If a new survey is accurate, most Americans are receptive to the controversial idea of the federal government granting reparations to African-Americans.
The Associated Press reported Wednesday that a growing percentage of whites, Blacks, Independents, Democrats and Republicans believe the federal government doesn’t spend enough money on improving the conditions of African-Americans, according to the 2018 General Social Survey. In fact, a record percentage of Americans now hold the view that the government should pay more.
“According to the General Social Survey, a trends poll that has measured attitudes about race in America since the 1970s, 52 percent of Americans say the country spends too little on improving the conditions of Blacks, up from 30 percent who said so in 2014. Just 7 percent — an all-time low — say the country spends too much,” the AP said.
This survey comes against the backdrop of several Democratic presidential candidates saying recently that they embrace reparations—compensation to the descendants of slaves and those harmed by discriminatory public policies like Jim Crow laws.
Those embracing reparations, in an election cycle where turning out the Black vote is seen as essential to winning the White House, include Sens. Kamala Harris, Cory Booker, Elizabeth Warren and former Housing and Urban Development Secretary Julian Castro—Sen. Bernie Sander, not so much.
African-American author Ta-Nehisi Coates penned an essay in 2014 titled “The Case for Reparations” that laid out an argument in support of America making amends for centuries of disadvantaged generations of Black people. After slavery, years of structural racism prevented Black people from obtaining a high quality of education and from building wealth that was afforded to white Americans.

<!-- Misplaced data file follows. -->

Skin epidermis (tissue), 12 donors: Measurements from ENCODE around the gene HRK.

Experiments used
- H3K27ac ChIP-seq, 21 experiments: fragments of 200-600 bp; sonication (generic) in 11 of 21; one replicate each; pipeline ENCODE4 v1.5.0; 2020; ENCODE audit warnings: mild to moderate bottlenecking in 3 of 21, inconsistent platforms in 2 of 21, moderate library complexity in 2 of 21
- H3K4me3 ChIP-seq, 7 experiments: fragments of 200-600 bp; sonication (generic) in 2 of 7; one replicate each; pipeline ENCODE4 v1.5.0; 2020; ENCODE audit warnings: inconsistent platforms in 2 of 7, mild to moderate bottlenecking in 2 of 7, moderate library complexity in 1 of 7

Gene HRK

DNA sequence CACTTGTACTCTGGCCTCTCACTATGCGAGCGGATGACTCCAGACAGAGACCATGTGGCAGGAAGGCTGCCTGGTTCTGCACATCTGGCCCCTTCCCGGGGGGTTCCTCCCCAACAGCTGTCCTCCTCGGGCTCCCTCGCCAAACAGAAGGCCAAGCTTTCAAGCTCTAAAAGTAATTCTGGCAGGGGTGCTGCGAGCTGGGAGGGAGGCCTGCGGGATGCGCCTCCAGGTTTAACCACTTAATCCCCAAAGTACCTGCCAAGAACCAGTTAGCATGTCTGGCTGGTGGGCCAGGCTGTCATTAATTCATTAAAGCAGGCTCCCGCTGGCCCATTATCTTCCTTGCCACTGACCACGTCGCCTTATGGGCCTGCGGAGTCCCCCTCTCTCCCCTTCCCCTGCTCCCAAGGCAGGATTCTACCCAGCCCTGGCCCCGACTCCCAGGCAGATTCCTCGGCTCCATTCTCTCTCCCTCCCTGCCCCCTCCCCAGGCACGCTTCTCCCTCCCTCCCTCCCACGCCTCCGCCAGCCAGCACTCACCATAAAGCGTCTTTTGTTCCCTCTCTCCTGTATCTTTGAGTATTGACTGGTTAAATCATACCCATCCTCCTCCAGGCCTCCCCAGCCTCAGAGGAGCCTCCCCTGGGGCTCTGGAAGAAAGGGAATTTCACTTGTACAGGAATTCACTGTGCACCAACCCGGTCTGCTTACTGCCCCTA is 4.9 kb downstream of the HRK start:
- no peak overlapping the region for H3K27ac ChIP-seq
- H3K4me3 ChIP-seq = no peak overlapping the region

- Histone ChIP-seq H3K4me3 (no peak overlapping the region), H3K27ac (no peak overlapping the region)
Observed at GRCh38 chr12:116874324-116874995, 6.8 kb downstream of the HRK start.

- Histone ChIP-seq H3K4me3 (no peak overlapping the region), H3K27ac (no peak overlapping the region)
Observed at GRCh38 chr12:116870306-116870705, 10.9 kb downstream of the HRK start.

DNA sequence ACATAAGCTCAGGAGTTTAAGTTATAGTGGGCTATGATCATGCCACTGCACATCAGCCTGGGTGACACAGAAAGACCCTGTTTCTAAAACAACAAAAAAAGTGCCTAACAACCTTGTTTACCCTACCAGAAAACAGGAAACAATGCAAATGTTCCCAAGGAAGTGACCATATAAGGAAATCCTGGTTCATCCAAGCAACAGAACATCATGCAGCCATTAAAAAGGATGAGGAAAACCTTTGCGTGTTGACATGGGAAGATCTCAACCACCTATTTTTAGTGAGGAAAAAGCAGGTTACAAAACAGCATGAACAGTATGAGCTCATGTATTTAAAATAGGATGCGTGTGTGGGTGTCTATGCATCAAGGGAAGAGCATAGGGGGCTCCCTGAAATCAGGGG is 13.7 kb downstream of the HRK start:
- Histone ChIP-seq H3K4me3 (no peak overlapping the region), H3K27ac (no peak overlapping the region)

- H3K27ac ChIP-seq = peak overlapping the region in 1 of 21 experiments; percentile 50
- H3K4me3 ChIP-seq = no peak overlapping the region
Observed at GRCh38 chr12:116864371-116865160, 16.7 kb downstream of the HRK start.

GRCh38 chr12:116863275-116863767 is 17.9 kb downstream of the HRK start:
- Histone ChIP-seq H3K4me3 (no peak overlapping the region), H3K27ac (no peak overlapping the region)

When Coates’ essay appeared, just five short years ago, most Americans opposed reparations. A 2014 YouGov poll captured the mood of white America at that time: Only 6 percent of whites supported cash payments to the descendants of slaves, while only 19 percent of whites supported special education and job training programs to them.
The General Social Survey found similar results. “The share of whites who say the country should spend more increased dramatically since 2014, by about 30 percentage points among Democrats and about 20 points among Republicans,” the new survey noted.
What’s the explanation for the shift in attitude?
Todd Shaw, a political science and African-American studies professor at the University of South Carolina, pointed to white liberals and moderates reevaluating their views about race. They are now taking factors like police killings of unarmed Black people and the racism that President Trump has unleashed into consideration as evidence that structural racism still exists.
The last few years have “likely given white liberals and moderates the sense that the country is heading in the wrong direction,” Shaw said.
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